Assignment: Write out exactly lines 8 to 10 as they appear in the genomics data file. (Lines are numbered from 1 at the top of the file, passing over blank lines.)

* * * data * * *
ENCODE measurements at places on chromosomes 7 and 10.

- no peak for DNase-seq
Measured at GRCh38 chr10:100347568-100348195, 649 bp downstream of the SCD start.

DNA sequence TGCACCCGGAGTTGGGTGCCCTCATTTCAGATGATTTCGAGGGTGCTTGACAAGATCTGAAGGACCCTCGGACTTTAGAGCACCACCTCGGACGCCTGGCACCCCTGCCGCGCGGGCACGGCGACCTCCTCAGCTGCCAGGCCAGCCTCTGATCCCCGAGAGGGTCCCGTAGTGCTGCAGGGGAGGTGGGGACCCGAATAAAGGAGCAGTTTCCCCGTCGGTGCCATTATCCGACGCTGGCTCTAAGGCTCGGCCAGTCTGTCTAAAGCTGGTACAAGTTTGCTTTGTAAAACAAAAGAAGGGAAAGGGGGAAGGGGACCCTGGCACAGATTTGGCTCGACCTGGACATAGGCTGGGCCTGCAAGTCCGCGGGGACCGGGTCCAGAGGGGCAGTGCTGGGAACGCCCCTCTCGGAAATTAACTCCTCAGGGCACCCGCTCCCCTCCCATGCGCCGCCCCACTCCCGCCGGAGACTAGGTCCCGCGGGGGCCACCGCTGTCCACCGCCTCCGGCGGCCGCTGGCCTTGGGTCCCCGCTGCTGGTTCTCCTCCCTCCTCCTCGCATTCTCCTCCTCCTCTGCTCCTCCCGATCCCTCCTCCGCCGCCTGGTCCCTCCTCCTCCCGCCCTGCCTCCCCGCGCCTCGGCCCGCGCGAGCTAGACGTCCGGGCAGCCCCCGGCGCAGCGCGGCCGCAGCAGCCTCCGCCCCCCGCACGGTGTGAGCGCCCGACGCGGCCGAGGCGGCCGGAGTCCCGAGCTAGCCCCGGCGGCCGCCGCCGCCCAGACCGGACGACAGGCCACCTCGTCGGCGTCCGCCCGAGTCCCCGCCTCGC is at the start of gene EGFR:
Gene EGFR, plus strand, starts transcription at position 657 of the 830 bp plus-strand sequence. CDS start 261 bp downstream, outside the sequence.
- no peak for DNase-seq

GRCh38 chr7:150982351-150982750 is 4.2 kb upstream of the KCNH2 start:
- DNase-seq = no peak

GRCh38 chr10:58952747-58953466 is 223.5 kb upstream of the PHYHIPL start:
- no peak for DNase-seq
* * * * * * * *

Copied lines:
- DNase-seq = no peak

GRCh38 chr10:58952747-58953466 is 223.5 kb upstream of the PHYHIPL start:
- no peak for DNase-seq